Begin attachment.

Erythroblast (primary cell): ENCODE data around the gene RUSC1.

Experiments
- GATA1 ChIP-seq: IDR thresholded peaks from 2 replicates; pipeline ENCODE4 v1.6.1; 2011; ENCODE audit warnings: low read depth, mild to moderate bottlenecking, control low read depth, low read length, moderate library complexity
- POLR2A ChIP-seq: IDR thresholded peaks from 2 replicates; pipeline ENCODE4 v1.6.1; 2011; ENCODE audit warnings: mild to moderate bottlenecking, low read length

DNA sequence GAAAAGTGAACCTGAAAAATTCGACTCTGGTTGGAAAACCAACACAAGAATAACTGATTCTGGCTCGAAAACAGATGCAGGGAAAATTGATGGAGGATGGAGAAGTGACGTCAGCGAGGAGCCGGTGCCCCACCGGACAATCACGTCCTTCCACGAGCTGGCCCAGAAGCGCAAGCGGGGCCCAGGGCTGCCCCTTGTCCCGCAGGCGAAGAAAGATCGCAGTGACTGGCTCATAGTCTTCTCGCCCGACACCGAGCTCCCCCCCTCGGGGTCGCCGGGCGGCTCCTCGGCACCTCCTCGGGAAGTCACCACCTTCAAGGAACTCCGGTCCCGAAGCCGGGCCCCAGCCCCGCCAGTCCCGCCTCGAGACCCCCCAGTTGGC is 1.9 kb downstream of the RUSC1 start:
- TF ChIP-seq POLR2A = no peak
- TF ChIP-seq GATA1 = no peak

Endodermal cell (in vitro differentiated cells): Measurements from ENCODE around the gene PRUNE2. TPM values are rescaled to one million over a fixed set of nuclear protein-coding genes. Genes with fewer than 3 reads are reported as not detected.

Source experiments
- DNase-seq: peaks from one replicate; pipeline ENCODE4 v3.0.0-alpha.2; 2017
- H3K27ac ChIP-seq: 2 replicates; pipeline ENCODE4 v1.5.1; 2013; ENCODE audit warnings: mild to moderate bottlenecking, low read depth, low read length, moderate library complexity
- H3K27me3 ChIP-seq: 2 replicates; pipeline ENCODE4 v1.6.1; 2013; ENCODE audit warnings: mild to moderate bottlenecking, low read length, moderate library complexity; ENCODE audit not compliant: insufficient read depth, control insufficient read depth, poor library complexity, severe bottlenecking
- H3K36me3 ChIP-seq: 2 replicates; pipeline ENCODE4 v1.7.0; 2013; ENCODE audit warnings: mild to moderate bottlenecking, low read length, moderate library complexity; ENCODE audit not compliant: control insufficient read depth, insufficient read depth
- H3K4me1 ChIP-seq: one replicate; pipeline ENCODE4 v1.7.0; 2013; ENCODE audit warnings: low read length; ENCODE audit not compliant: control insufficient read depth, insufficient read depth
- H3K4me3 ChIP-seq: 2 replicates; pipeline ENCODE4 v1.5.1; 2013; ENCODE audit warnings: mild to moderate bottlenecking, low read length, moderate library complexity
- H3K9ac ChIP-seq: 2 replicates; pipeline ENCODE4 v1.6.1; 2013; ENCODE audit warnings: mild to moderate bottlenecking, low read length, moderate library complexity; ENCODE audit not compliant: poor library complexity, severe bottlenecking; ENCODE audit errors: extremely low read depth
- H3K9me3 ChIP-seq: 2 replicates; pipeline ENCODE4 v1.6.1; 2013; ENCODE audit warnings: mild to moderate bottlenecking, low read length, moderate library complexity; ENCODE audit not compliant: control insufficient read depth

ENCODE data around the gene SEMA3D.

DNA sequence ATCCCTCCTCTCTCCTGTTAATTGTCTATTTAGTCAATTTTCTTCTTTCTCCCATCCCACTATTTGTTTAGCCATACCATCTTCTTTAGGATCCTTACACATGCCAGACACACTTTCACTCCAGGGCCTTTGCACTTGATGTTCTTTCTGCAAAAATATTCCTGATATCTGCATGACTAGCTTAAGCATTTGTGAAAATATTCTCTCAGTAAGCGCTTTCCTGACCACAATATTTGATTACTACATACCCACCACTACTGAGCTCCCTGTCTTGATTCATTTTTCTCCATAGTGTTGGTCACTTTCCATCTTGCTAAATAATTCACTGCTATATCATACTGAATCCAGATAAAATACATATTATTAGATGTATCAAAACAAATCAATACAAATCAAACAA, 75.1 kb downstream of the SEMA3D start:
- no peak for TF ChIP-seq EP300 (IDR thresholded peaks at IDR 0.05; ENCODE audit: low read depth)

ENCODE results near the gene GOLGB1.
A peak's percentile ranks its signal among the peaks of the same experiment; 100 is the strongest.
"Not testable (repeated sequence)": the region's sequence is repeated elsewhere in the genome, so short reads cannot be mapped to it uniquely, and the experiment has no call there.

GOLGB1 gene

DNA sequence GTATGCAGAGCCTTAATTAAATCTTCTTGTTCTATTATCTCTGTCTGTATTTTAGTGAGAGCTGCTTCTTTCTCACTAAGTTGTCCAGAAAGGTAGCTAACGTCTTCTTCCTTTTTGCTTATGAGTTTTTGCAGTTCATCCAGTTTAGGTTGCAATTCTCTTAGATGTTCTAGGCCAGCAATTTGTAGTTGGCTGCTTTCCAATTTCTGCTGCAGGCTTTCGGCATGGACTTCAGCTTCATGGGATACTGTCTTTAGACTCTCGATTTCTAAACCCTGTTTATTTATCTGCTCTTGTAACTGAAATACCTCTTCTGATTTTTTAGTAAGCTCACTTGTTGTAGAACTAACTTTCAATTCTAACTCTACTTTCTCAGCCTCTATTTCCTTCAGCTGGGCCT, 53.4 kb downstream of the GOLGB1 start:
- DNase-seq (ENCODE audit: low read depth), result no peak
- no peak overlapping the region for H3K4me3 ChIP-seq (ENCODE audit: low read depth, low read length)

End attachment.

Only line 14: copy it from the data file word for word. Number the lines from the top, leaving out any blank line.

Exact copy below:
- H3K4me1 ChIP-seq: one replicate; pipeline ENCODE4 v1.7.0; 2013; ENCODE audit warnings: low read length; ENCODE audit not compliant: control insufficient read depth, insufficient read depth